Lady Rizo: Red, White and Indigo review at Assembly, Edinburgh – ‘soaring, powerhouse vocals’
Following on from the launch of her latest album Indigo in 2017, Lady Rizo lands at the fringe with her show Red, White and Indigo. Opening spectacularly with a twist on The Star-Spangled Banner, Lady Rizo wryly announces that this show has become her international apology show. She’s in a dysfunctional relationship with her homeland, the USA and it’s no thanks to the sebaceous cyst of a man-baby who is currently president.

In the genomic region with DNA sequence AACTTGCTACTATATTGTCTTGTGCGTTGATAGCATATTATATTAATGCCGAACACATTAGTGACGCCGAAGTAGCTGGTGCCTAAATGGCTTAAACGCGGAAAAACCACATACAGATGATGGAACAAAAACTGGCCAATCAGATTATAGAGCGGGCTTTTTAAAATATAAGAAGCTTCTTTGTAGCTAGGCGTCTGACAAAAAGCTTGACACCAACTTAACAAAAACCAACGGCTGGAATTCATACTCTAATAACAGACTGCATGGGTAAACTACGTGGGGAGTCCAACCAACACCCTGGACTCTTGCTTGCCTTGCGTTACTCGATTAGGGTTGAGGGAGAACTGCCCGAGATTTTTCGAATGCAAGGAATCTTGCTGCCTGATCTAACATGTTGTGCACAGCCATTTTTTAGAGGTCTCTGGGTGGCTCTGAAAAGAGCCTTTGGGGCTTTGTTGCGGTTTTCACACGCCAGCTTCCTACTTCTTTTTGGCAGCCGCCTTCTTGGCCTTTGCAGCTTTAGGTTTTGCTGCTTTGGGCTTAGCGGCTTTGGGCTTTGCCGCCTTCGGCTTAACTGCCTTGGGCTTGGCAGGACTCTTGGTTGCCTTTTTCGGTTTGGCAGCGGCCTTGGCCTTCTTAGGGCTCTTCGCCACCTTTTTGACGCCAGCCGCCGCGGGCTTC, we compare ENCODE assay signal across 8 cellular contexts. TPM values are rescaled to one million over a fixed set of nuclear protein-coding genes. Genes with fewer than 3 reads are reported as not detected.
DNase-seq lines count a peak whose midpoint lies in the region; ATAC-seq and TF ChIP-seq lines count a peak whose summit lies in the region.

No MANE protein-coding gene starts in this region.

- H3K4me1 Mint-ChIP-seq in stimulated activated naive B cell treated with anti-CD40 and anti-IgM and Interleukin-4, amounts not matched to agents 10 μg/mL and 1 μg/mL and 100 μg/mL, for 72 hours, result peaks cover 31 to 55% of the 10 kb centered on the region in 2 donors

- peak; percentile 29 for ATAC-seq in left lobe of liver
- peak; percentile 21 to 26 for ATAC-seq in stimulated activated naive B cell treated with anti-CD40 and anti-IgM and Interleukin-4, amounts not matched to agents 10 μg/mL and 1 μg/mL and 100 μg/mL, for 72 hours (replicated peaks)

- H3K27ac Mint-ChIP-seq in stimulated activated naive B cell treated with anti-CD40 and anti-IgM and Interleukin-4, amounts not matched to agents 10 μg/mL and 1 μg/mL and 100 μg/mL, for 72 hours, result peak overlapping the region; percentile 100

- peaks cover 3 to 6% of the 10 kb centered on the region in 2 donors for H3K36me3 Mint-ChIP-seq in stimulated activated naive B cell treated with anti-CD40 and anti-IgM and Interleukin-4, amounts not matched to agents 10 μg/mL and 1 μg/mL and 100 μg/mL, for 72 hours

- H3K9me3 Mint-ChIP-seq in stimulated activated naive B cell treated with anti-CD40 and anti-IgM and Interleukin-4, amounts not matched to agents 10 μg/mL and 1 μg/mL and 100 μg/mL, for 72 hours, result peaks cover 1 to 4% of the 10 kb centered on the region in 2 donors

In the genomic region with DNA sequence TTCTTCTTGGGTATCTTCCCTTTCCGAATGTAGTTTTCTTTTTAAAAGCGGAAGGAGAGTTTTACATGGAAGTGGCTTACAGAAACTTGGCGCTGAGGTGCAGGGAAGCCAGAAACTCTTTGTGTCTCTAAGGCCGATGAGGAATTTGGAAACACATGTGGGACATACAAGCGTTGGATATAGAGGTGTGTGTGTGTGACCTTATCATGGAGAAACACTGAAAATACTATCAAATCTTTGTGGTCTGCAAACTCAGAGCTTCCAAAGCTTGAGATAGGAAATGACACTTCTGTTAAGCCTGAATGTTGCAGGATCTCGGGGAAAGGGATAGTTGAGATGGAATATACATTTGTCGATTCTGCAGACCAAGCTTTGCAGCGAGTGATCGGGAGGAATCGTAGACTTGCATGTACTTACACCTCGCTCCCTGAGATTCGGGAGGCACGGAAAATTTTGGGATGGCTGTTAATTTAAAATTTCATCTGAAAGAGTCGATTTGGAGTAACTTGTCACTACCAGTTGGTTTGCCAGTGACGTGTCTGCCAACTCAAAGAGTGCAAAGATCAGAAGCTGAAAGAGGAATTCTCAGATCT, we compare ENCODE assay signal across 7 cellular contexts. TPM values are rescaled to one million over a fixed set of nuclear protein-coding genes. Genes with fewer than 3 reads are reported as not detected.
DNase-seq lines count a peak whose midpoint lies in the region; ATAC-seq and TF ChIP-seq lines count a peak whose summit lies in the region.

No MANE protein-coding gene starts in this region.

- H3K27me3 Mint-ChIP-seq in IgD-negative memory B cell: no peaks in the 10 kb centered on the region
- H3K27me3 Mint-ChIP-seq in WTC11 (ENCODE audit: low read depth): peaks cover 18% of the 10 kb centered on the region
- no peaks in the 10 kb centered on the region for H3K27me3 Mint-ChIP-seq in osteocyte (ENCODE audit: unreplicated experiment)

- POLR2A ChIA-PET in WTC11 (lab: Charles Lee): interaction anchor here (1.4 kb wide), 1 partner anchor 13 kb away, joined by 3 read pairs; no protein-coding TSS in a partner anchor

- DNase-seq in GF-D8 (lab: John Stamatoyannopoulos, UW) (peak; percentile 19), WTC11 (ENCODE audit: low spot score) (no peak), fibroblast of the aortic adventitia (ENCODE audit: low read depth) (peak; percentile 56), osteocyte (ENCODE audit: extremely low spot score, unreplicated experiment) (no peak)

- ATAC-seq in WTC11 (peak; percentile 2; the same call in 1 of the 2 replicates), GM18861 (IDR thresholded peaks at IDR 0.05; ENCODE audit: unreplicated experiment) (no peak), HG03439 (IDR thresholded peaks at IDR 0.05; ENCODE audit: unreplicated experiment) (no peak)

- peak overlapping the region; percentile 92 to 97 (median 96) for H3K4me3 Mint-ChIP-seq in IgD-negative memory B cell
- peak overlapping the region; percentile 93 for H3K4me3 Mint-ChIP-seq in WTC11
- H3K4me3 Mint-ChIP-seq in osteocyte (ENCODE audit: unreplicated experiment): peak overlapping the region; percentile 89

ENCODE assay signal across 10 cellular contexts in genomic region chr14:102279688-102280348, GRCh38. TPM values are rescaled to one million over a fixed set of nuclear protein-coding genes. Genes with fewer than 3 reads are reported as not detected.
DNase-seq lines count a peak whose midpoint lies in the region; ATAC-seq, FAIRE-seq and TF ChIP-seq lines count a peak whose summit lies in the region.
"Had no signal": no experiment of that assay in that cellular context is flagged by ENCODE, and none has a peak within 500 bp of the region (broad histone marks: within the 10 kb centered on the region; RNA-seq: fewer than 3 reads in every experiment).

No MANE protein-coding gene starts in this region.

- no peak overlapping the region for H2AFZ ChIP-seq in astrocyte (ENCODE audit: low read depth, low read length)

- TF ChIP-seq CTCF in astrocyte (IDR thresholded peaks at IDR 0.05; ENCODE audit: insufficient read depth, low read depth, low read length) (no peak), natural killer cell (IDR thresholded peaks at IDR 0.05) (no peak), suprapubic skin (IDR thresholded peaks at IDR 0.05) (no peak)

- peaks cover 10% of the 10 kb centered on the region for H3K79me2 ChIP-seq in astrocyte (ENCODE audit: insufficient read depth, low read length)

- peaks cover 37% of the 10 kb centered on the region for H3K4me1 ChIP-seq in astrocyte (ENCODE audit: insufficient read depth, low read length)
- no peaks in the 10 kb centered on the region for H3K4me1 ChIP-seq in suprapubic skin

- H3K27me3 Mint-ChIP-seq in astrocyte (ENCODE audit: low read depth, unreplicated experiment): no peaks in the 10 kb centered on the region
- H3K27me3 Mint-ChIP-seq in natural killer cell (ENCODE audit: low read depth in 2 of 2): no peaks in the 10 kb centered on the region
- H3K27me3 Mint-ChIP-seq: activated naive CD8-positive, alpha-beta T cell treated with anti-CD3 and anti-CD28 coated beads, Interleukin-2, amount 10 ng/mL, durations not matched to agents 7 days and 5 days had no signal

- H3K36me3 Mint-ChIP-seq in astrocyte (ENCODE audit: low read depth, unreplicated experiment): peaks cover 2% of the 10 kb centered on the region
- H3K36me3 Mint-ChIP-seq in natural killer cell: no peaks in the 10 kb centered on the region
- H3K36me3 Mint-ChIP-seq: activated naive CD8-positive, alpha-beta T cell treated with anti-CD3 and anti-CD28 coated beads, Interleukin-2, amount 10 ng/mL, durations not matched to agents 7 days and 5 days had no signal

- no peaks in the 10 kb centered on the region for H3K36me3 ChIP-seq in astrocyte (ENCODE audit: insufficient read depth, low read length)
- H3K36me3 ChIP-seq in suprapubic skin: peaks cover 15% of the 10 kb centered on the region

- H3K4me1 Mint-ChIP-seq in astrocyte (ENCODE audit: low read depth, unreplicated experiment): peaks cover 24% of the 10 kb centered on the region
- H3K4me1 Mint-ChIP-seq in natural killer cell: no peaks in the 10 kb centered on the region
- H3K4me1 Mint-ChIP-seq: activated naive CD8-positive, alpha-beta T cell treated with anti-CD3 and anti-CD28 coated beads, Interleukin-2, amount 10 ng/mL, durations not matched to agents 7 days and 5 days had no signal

Sheathed in rhinestones and oozing a potent, salacious glamour Lady Rizo deconstructs her relationship over a martini or two while flirting outrageously with her audience. Songs from Portishead, Leonard Cohen and Donna Summer are seamlessly woven into the texture of her set alongside new tracks, with The Ghost of the Chateau Marmont surely soon to become a cabaret standard.
Her voice is phenomenal. Gin-soaked decadence gives way to soaring, powerhouse vocals that rip through blues, jazz and pop to create a unique, intoxicating style. Known for her sardonic wit as much as her vocals, the artist offers a controversial opinion on everything from Brexit to America’s stance on gun laws, leading to an even darker rendition of Bang Bang than Nancy Sinatra’s.
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